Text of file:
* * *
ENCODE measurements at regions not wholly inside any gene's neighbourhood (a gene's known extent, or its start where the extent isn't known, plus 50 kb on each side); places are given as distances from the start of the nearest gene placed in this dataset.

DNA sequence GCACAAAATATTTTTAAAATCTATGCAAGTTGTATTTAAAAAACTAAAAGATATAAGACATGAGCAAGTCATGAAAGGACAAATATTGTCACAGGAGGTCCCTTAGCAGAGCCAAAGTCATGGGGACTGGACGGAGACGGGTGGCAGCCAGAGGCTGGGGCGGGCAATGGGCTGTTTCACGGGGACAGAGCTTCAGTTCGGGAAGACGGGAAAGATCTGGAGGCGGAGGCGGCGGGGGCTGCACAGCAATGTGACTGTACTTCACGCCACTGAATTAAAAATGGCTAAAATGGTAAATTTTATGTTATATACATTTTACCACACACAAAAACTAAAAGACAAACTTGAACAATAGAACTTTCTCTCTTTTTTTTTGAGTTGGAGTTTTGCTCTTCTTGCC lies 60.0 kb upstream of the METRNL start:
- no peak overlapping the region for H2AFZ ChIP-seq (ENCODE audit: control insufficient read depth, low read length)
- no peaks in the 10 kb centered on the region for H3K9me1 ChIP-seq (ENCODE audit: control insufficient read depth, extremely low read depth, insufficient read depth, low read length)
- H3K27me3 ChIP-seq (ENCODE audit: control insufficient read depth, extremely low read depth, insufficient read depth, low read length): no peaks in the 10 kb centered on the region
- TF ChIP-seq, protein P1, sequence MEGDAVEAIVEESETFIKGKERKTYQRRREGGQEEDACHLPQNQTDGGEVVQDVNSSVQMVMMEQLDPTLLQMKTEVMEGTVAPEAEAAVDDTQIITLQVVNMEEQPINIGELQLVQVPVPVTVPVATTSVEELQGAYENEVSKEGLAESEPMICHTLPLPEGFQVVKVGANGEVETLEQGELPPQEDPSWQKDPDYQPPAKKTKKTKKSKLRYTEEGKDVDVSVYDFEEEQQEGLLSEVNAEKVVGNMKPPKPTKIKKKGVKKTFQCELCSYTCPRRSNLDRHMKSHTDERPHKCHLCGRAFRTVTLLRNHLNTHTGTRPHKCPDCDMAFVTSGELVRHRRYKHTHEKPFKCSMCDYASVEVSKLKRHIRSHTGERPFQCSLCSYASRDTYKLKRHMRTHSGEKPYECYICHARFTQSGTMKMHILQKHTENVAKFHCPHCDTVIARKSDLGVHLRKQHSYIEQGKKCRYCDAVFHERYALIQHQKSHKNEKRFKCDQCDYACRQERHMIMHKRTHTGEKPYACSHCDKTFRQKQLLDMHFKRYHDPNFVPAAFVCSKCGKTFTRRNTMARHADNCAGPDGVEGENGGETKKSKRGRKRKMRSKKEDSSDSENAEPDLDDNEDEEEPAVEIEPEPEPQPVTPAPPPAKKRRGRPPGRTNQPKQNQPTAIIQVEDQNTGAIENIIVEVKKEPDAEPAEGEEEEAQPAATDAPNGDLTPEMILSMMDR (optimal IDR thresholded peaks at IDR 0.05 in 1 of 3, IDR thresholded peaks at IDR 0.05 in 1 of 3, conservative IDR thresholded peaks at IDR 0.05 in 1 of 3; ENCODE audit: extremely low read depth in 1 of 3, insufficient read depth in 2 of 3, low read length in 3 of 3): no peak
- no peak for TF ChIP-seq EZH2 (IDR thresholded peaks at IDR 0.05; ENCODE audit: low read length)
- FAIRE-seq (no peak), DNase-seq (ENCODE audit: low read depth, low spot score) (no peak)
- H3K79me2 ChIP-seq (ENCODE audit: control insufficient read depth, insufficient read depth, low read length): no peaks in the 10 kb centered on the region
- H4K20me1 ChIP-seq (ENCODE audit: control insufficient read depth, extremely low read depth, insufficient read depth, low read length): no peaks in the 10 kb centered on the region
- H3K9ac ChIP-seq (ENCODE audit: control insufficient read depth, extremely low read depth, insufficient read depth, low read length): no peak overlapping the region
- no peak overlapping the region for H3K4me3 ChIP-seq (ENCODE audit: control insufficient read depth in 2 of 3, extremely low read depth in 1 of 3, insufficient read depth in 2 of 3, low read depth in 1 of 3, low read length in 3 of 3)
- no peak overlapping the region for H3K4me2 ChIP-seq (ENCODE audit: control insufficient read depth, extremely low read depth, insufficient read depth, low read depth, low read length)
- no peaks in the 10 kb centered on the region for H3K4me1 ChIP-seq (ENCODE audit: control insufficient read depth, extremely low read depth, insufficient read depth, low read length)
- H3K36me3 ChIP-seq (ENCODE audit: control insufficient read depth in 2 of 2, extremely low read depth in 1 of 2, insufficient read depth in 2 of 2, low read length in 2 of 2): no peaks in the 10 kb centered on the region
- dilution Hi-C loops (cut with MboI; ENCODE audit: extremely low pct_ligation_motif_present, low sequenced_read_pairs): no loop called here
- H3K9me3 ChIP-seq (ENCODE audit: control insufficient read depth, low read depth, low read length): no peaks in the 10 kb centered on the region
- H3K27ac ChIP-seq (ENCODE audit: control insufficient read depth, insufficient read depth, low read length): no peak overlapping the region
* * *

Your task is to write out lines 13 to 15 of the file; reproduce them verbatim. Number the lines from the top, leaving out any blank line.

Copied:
- no peak overlapping the region for H3K4me2 ChIP-seq (ENCODE audit: control insufficient read depth, extremely low read depth, insufficient read depth, low read depth, low read length)
- no peaks in the 10 kb centered on the region for H3K4me1 ChIP-seq (ENCODE audit: control insufficient read depth, extremely low read depth, insufficient read depth, low read length)
- H3K36me3 ChIP-seq (ENCODE audit: control insufficient read depth in 2 of 2, extremely low read depth in 1 of 2, insufficient read depth in 2 of 2, low read length in 2 of 2): no peaks in the 10 kb centered on the region